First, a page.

The chiropractor closes the distance with a flurry of punches only to find himself back on his rear, courtesy of another Kampmann shot. The Danish-born fighter takes top position and lands a couple elbows, but nothing too damaging.

The action continues and Kampmann continues to assert himself. He's landing more and more shots; Volkman's in bad trouble as Kampmann sinks in a guillotine choke and finishes the fight.

It all started off so well for Christmas.

Martin Kampmann via submission at 4:03 of the first round.


Main Card

Starts at the top of the hour; see ya then.

Time for the main event and they've actually turned the arena's sound system UP. I can now feel the bass through the table and my molars are rattling.

The good news is "Baba O'Riley" by the Who. It's matched up with footage of the UFC greats and the effect is profound—inducing goosebumps, even.

Really cool (though I might now be legally deaf).

The crowd certainly knows it's time for the headliners—it's been a tame group for the early fights, but it's filled up nicely since the opening bout and they are keyed up for the money-makers.

Dustin Hazelett and Rashad Evans seem to be getting the most love, though las chicas clearly enjoy Thiago Silva and Sam Stout.


Gilbert Yvel vs. Junior dos Santos

I'm pretty stoked about this fight. To be honest, it might be my main event—like I said, I lean towards the bigguns. Plus, Cigano seems to be the real thing and Yvel is no chump. In other words, I'm expecting a good fight and to learn something about the future of the Heavyweight Division.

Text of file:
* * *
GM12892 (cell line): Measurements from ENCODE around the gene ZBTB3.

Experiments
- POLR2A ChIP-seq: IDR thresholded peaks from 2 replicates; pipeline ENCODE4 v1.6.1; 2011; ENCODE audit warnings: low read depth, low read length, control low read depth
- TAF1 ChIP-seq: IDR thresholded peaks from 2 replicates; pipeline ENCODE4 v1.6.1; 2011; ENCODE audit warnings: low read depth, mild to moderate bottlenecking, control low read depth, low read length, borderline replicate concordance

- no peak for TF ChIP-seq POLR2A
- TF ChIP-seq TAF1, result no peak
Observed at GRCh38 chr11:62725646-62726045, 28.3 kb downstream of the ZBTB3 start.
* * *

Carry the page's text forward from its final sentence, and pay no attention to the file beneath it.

Hopefully, it'll be a win-win.

We're off to a good start with Yvel entering the cage to AC/DC "Thunderstruck." Man, if we mix in a little Metallica and Rage Against the Machine, we'll have hit all my favorites. Bonus points to Gilbert, who is Dutch, for selecting the Australian monuments.

More bonus points because he just passed by the media's section of the crowd and I soiled myself a little. He is THICK and looks mean.

Junior dos Santos comes into the Rocky theme—always a fan favorite.

Yikes, Bruce Buffer gives a full-body heave when he does introductions—can't be healthy. Herb Dean's the ref.

Round One

Hmm, not off to the most technical start—low hands by both fighters and Yvel's trying some truly unorthodox stuff (like a spinning backfist 30 seconds in).

Here we go, they're living up to the "war" billing by trading some big shots for a couple seconds, but then cooler heads prevail. The Brazilian fighter seems to be landing the heavier shot and mixing his strikes better.


Junior dos Santos is most certainly for real, folks.

The rising star catches the Pride FC veteran with a big left hook that sends the Dutch fighter to the ground, beating his adversary to the punch in the process. Yvel seems to be rolling out of trouble, but those big dos Santos' hammer fists seal the deal.

Yvel isn't happy, but it was a good stoppage (as it almost always is with Mr. Dean).

Junior dos Santos by technical knockout 2:07 into the first.